CHARLEMAGNE has been composed during an exile, if not voluntary, at least chosen by Lucien as a less evil than that of being subservient to the ambition of a brother, whose ability and ready
exér, tion of the means adapted to the end, had placed him upon the steps which led directly to the imperial throne of France. Lucien has never displayed any taste for the pageantry of courts, and that game of playing at kings and queens, at which his brother has gambled away so much human life and human happiness. Not choosing to be, like Jerome, divided from the wife of his choice, and married to a princess for the good of the grande nation, or, on refusal, to be treated like Luke in the City Madam, by the Emperor whom he made First Consul, Lucien Bonaparte came un-compelled and uninvited to England, the asylum and sanctuary of Europe.
Although, while a Commissioner of the French government in Portugal, the Prince of Canino had shewn himself sufficiently ready to seize and bear away every thing valuable which came within his grasp—and his rapacity has not been un-noticed by the biographers of the day-in England he was liberal and punctual in his expenditure, and rejected, with all the repugnance of an independent mind, the notion of having his wants supplied by the government of a country, to which, though in fact a prisoner, he chose to consider himself on a visit. He was extremely averse from availing himself of the privilege of bringing his immense cargo of pictures and other effects to England, free of custom-louse duties; and when, having tendered payment for the occupation of Percy Castle, where he resided previous to his removal into Worcestershire, he was informed that he was to be lodged at the expence of government, he immediately distributed the money among the different parishes of Ludlow.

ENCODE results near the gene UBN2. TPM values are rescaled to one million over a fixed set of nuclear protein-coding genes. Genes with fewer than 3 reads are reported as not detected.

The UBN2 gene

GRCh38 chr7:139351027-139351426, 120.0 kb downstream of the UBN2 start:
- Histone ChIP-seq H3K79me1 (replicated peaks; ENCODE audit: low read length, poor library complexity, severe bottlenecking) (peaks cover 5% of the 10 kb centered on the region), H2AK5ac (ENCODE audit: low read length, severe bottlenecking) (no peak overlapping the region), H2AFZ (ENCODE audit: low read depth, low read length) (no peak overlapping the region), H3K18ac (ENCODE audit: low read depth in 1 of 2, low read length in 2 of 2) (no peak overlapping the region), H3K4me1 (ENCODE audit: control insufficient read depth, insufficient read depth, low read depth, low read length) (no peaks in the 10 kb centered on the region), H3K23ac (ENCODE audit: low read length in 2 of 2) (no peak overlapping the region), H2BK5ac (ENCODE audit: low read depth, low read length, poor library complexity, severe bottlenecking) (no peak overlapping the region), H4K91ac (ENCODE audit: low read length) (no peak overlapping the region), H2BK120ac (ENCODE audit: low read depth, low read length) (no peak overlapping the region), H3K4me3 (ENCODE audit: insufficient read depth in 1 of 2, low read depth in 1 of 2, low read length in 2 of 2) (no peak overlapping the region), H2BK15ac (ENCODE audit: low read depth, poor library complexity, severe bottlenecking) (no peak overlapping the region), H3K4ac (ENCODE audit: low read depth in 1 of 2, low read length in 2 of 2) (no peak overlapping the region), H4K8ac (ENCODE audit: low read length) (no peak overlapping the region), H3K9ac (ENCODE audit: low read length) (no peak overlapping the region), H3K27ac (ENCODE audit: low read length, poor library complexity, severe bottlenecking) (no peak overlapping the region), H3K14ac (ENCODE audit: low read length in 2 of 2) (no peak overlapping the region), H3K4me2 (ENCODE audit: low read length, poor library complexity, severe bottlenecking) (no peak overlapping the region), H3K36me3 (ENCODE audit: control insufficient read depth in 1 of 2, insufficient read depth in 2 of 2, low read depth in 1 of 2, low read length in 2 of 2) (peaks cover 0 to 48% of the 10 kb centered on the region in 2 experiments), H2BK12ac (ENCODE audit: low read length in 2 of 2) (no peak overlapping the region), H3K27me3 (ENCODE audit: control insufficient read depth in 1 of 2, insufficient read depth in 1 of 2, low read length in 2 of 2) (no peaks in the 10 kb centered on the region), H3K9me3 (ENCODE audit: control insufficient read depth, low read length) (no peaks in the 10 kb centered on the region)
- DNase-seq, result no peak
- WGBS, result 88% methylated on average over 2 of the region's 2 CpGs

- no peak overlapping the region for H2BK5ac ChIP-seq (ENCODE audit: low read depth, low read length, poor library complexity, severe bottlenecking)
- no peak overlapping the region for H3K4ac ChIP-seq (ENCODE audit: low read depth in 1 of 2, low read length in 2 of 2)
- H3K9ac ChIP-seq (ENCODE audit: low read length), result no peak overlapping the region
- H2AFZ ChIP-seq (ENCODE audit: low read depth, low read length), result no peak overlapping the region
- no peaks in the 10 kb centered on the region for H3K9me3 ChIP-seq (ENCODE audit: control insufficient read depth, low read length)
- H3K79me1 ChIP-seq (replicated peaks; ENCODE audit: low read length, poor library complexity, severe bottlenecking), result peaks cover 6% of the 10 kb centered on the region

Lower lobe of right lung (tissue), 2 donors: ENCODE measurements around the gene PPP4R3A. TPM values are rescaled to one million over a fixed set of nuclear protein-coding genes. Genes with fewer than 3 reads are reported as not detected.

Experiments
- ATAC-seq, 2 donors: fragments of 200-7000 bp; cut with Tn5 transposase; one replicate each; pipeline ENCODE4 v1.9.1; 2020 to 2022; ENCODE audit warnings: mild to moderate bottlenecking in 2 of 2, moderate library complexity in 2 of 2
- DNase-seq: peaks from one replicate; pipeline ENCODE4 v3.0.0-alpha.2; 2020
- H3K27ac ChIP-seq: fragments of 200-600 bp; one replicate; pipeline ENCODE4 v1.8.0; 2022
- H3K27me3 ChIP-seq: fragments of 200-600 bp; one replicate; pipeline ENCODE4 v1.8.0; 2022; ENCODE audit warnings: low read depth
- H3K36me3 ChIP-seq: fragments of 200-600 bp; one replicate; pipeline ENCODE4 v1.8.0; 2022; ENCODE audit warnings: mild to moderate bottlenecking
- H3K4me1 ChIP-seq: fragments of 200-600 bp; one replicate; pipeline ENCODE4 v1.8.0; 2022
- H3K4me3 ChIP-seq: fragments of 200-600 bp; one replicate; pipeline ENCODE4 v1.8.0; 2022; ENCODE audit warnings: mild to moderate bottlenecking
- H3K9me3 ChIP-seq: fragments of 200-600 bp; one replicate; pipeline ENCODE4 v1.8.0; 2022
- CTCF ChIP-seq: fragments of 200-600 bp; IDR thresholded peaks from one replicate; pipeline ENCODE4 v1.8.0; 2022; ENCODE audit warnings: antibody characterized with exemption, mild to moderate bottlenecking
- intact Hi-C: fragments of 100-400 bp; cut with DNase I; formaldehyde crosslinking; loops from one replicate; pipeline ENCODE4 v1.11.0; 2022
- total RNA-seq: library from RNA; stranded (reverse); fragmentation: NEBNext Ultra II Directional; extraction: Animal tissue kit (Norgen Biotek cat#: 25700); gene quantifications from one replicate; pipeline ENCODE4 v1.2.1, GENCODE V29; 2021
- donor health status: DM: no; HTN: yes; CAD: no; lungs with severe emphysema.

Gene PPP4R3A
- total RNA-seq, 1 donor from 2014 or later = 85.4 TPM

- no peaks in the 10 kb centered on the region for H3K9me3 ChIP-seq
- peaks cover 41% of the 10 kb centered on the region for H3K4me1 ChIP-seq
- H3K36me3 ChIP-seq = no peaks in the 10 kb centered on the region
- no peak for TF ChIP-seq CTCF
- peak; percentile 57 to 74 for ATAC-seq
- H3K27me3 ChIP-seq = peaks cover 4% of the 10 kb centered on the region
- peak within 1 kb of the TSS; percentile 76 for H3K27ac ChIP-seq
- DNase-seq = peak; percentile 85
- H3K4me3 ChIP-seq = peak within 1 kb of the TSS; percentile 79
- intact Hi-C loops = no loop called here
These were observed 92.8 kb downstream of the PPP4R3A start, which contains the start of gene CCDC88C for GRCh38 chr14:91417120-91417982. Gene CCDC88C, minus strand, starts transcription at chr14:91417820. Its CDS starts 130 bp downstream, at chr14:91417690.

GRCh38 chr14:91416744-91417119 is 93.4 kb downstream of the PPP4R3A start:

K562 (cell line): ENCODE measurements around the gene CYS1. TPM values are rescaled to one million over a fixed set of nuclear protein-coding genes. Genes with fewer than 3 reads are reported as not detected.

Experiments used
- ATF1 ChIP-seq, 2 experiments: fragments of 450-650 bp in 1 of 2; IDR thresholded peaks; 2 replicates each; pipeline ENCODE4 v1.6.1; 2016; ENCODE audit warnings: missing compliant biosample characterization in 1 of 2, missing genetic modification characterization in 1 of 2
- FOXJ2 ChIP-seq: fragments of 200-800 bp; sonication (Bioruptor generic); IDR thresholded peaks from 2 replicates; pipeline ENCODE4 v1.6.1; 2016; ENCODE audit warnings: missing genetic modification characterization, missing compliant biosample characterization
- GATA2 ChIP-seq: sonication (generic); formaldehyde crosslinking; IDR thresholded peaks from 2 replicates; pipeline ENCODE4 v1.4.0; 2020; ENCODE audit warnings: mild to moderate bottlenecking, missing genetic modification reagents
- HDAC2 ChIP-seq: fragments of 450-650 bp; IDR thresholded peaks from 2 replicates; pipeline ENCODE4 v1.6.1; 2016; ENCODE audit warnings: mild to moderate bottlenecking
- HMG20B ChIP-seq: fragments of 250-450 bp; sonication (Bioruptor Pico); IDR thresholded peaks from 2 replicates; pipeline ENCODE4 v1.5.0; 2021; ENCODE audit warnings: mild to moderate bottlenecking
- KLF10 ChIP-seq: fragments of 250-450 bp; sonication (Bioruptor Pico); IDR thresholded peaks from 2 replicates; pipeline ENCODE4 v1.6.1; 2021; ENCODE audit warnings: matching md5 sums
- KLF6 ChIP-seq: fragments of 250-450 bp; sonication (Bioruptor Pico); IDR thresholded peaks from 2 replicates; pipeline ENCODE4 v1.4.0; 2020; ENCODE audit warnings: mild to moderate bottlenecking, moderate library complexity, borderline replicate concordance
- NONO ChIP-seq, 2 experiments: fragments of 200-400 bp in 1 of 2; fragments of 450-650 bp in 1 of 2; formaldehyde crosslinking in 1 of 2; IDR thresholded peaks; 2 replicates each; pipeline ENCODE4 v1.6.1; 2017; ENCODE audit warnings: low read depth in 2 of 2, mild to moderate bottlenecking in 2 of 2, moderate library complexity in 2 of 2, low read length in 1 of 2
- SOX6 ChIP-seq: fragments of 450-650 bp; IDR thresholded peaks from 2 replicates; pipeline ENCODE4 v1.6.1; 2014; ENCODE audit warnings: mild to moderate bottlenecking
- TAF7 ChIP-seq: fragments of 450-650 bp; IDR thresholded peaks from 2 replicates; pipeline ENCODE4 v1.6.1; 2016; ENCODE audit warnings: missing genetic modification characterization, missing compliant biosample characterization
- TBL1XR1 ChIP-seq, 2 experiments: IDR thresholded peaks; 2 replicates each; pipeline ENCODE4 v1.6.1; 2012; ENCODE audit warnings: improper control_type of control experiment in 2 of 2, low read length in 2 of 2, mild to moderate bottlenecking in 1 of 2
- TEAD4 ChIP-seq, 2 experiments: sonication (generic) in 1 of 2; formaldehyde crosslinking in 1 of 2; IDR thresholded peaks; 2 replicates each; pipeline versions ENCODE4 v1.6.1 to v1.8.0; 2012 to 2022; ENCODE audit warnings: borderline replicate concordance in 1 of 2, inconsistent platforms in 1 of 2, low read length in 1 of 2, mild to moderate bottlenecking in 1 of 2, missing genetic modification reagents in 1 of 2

However he might choose to palliate or disguise to himself the fact, Lucien Bonaparte, while writing his epic poem, was certainly a prisoner. It was in prison that the immortal Bacon composed
trose works, which contain the seeds of half that has been written since. It was in prison that Galileo pursued his scientific researches, with a zeal unquenched by prejudice and persecution. Ignatius Loyola formed the plan of the society of Jesuits, while immured in a Spanish fortress. Madame de Roland was a prisoner under the constant expectation of the order for execution when she wrote her eloquent Appeal to Posterity, and the entertaining memoirs of Madame de Stael are dated from the Bastile. Numberless are the instances which might be adduced of the elastic energy by which strong minds rise above the pressure of misfortune, and while shut out from the world and forced upon themselves, elicit the flashes of genius from the clouds of adversity.
The details of what Lucien Bonaparte has hitherto performed on the stage of public life, of his residence at Rome, of his favor with the Pope, &c., are in the hands of the public ; what part he may in future act, we presume not to predict; it is of his literary not political existence that we now feel ourselves called upon to speak; and we turn from the consideration of the writer to the investigation of his labors.